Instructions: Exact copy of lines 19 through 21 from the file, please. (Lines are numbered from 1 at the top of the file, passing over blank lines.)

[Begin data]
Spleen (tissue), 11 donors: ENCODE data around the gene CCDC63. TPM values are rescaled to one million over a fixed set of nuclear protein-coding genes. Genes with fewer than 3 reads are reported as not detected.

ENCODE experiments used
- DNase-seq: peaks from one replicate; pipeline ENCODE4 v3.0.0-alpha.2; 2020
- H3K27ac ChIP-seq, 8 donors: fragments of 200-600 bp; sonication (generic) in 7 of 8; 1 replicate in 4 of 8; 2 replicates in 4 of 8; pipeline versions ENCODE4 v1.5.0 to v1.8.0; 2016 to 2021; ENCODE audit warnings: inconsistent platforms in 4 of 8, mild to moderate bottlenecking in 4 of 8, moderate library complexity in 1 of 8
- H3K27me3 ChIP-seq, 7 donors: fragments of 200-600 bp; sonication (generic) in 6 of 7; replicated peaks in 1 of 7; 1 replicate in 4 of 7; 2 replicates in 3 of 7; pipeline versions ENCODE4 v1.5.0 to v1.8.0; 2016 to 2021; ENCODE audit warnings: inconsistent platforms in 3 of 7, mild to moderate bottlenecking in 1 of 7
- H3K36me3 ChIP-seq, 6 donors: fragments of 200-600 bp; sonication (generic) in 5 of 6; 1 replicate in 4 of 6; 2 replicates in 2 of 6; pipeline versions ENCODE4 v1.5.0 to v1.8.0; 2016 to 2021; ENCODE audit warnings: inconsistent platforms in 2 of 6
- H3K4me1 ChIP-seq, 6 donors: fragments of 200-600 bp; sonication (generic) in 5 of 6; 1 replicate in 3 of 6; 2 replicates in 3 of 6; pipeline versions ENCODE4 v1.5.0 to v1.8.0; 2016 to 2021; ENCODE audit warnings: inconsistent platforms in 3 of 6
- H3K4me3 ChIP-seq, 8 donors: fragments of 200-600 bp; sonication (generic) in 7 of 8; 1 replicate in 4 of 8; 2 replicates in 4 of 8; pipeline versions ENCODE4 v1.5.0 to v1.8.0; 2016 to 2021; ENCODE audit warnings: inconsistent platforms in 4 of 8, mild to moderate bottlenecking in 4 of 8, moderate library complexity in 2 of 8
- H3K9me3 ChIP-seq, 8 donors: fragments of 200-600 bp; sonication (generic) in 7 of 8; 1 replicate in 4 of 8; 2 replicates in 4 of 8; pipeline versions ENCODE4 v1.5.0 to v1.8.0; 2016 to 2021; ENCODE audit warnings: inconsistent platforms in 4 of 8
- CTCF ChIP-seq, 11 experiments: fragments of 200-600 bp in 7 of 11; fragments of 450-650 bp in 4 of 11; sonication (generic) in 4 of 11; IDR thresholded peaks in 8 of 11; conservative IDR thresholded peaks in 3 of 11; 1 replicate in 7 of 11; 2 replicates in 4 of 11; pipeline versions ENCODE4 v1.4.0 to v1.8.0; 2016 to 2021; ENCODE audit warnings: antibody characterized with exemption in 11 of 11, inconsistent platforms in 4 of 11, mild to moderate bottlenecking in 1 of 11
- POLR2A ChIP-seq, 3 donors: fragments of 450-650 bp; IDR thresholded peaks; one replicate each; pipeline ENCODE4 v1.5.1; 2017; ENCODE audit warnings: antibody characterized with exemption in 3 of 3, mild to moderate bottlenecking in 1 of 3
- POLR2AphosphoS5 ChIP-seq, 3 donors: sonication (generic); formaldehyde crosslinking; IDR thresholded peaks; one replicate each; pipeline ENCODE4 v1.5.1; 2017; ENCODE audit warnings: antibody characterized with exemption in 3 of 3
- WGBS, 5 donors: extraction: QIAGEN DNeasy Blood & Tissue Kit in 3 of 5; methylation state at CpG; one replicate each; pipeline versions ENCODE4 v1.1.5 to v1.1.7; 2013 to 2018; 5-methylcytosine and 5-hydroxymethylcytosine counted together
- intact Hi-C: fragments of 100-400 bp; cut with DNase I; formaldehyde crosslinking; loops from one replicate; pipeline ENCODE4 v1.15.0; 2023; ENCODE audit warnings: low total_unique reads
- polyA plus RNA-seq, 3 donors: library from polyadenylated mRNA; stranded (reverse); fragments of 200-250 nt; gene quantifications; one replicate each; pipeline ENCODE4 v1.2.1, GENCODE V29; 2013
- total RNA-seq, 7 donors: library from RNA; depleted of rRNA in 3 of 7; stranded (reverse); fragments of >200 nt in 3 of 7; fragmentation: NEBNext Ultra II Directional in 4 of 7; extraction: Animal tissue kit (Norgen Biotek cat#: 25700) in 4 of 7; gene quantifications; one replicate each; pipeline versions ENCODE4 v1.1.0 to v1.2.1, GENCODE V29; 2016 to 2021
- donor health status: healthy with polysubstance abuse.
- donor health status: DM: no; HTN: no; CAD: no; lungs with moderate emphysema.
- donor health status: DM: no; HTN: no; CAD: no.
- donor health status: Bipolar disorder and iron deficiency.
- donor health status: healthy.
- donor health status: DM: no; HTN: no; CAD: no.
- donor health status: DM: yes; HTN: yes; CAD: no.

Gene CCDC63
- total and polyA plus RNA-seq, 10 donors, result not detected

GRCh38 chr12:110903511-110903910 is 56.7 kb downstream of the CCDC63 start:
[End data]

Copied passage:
- donor health status: DM: no; HTN: no; CAD: no.
- donor health status: Bipolar disorder and iron deficiency.
- donor health status: healthy.